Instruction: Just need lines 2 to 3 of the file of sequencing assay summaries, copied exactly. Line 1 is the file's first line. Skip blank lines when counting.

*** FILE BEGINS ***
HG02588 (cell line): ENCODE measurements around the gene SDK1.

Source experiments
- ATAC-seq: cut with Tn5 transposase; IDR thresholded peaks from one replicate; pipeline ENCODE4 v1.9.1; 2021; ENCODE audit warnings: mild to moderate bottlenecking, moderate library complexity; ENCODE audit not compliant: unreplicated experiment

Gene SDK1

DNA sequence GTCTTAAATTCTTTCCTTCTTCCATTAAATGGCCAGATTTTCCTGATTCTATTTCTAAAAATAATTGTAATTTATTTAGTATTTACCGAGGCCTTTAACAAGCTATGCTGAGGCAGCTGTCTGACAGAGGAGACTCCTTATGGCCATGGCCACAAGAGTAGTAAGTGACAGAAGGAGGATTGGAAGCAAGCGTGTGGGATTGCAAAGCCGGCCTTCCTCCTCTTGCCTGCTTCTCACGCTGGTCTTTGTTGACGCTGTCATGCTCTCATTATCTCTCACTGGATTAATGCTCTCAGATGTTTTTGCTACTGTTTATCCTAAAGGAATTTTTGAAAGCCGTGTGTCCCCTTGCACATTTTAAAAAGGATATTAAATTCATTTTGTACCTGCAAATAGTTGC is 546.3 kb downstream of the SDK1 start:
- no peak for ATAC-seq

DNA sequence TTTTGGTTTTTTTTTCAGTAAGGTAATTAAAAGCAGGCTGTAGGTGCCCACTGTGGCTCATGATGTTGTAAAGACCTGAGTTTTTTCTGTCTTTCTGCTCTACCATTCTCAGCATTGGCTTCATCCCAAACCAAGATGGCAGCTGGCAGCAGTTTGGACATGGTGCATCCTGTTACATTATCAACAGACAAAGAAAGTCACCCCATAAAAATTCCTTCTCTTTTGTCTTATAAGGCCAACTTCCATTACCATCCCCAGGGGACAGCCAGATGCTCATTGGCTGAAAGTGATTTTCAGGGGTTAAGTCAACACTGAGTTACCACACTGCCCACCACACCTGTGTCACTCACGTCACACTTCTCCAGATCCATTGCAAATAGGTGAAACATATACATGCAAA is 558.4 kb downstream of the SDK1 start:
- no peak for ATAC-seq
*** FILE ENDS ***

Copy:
Source experiments
- ATAC-seq: cut with Tn5 transposase; IDR thresholded peaks from one replicate; pipeline ENCODE4 v1.9.1; 2021; ENCODE audit warnings: mild to moderate bottlenecking, moderate library complexity; ENCODE audit not compliant: unreplicated experiment